It was only later, after a fierce backlash against the selection, that Conservative MP Vicky Ford was also appointed to the committee. I don’t need to say that having only one female voice represents more than an oversight: it’s simply unacceptable. And as if to rub salt into the wound, at the time of writing, Ford has still not been added to the committee list on parliament's website.

To the credit of Norman Lamb, the Liberal Democrat MP who was elected chair of the committee in July, he said that he didn't "see how we can proceed without women". "It sends out a dreadful message at a time when we need to convince far more girls to pursue Stem [Science, Technology, Engineering and Mathematics] subjects," he added. But as many people have pointed out already, it’s the parties who nominate members, and that’s partly why this scenario is worrying. The nominations are a representation of those who represent us.

Government policy has so far completely failed to tap into the huge pool of talented women we have in this country – and there are still not enough women in parliament overall.

Women cannot be considered an afterthought, and in the case of the science and technology committee they have quite clearly been treated as such. While Ford will be a loud and clear voice on the committee, one person alone can’t address the major failings of government policy in improving conditions for women in science and technology.

Study after study has shown why it is essential for the UK economy that women participate in the labour force. And in Stem, where there is undeniably a strong anti-female bias and yet a high demand for people with specialist skills, it is even more pressing.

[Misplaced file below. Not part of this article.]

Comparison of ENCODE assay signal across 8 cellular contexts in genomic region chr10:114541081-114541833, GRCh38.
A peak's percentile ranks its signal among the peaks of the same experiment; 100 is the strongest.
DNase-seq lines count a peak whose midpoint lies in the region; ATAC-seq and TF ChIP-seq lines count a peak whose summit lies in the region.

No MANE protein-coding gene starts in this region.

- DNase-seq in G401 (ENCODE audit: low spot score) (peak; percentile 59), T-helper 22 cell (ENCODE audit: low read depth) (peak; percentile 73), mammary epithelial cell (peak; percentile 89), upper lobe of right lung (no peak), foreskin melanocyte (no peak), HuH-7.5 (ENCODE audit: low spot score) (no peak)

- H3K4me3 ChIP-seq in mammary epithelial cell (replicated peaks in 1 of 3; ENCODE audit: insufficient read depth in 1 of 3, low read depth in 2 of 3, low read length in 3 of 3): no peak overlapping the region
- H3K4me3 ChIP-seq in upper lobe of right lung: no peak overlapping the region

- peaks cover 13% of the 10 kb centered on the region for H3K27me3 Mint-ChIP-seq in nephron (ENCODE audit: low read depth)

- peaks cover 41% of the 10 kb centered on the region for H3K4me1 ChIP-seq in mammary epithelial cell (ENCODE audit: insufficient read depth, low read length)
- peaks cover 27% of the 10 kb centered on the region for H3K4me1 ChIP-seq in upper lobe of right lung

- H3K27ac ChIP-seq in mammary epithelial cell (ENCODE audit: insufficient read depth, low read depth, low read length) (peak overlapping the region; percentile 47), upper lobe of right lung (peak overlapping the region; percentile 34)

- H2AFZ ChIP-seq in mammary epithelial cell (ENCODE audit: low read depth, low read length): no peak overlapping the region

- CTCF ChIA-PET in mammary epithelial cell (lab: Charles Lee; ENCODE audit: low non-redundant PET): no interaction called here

According to data from the Women’s Engineering Society, 16 per cent of UK Stem undergraduates are female. That statistic illustrates two things. First, that there is clearly a huge problem that begins early in the lives of British women, and that this leads to woefully low female representation on Stem university courses. Secondly, unless our society dramatically changes the way it thinks about women and Stem, and thereby encourages girls to pursue these subjects and careers, we have no hope of addressing the massive shortage in graduates with technical skills.

It’s quite ironic that the Commons science and technology committee recently published a report stating that the digital skills gap was costing the UK economy £63bn a year in lost GDP.

Read more: Why does the science and technology committee have no women – and a climate sceptic?

Female representation in Stem industries wasn’t addressed at all in the government’s Brexit position paper on science, nor was it dealt with in any real depth in the digital strategy paper released in April. In fact, in the 16-page Brexit position paper, the words "women", "female" and "diversity" did not appear once. And now, with the appointment of the nearly all-male committee, it isn't hard to see why.

Many social issues still affect women, not only in Stem industries but in the workplace more broadly. From the difficulties facing mothers returning to work after having children, to the systemic pay inequality that women face across most sectors, it is clear that there is still a vast amount of work to be done by this government.

The committee does not represent the scientific community in the UK, and is fundamentally lacking in the diversity of thought and experience necessary to effectively scrutinise government policy. It leads you to wonder which century we’re living in. Quite simply, this represents a total failure of democracy.

Pip Wilson is a tech entrepreneur, angel investor and CEO of amicable